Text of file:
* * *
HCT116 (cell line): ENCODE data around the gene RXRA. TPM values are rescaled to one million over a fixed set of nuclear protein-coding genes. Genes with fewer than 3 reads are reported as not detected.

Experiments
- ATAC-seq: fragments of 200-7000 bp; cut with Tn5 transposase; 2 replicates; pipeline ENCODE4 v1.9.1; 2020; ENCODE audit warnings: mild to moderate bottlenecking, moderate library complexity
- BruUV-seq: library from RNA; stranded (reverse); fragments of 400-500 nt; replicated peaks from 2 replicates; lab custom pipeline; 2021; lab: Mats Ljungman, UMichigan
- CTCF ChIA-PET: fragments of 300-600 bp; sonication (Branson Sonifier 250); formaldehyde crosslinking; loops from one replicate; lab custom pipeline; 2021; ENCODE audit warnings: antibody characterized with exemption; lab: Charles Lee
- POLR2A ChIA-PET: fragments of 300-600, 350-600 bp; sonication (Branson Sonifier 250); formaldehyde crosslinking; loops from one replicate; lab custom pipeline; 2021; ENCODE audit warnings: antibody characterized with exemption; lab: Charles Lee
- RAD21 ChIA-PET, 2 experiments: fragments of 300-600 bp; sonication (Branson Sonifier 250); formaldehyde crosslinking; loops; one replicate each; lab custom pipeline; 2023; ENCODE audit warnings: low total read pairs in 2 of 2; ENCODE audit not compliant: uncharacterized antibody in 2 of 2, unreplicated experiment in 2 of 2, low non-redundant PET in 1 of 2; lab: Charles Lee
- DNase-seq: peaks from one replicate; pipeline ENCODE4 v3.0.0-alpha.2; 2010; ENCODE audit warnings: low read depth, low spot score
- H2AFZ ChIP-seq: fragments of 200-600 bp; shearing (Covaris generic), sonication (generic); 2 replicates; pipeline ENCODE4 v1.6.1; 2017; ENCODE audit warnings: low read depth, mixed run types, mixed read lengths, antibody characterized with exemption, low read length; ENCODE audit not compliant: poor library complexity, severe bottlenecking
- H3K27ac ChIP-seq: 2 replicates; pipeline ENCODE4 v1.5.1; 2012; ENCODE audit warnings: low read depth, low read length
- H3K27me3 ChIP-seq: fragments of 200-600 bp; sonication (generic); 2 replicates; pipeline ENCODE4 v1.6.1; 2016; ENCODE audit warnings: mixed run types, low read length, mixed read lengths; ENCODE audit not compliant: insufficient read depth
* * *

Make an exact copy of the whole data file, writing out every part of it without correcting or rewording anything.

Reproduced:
HCT116 (cell line): ENCODE data around the gene RXRA. TPM values are rescaled to one million over a fixed set of nuclear protein-coding genes. Genes with fewer than 3 reads are reported as not detected.

Experiments
- ATAC-seq: fragments of 200-7000 bp; cut with Tn5 transposase; 2 replicates; pipeline ENCODE4 v1.9.1; 2020; ENCODE audit warnings: mild to moderate bottlenecking, moderate library complexity
- BruUV-seq: library from RNA; stranded (reverse); fragments of 400-500 nt; replicated peaks from 2 replicates; lab custom pipeline; 2021; lab: Mats Ljungman, UMichigan
- CTCF ChIA-PET: fragments of 300-600 bp; sonication (Branson Sonifier 250); formaldehyde crosslinking; loops from one replicate; lab custom pipeline; 2021; ENCODE audit warnings: antibody characterized with exemption; lab: Charles Lee
- POLR2A ChIA-PET: fragments of 300-600, 350-600 bp; sonication (Branson Sonifier 250); formaldehyde crosslinking; loops from one replicate; lab custom pipeline; 2021; ENCODE audit warnings: antibody characterized with exemption; lab: Charles Lee
- RAD21 ChIA-PET, 2 experiments: fragments of 300-600 bp; sonication (Branson Sonifier 250); formaldehyde crosslinking; loops; one replicate each; lab custom pipeline; 2023; ENCODE audit warnings: low total read pairs in 2 of 2; ENCODE audit not compliant: uncharacterized antibody in 2 of 2, unreplicated experiment in 2 of 2, low non-redundant PET in 1 of 2; lab: Charles Lee
- DNase-seq: peaks from one replicate; pipeline ENCODE4 v3.0.0-alpha.2; 2010; ENCODE audit warnings: low read depth, low spot score
- H2AFZ ChIP-seq: fragments of 200-600 bp; shearing (Covaris generic), sonication (generic); 2 replicates; pipeline ENCODE4 v1.6.1; 2017; ENCODE audit warnings: low read depth, mixed run types, mixed read lengths, antibody characterized with exemption, low read length; ENCODE audit not compliant: poor library complexity, severe bottlenecking
- H3K27ac ChIP-seq: 2 replicates; pipeline ENCODE4 v1.5.1; 2012; ENCODE audit warnings: low read depth, low read length
- H3K27me3 ChIP-seq: fragments of 200-600 bp; sonication (generic); 2 replicates; pipeline ENCODE4 v1.6.1; 2016; ENCODE audit warnings: mixed run types, low read length, mixed read lengths; ENCODE audit not compliant: insufficient read depth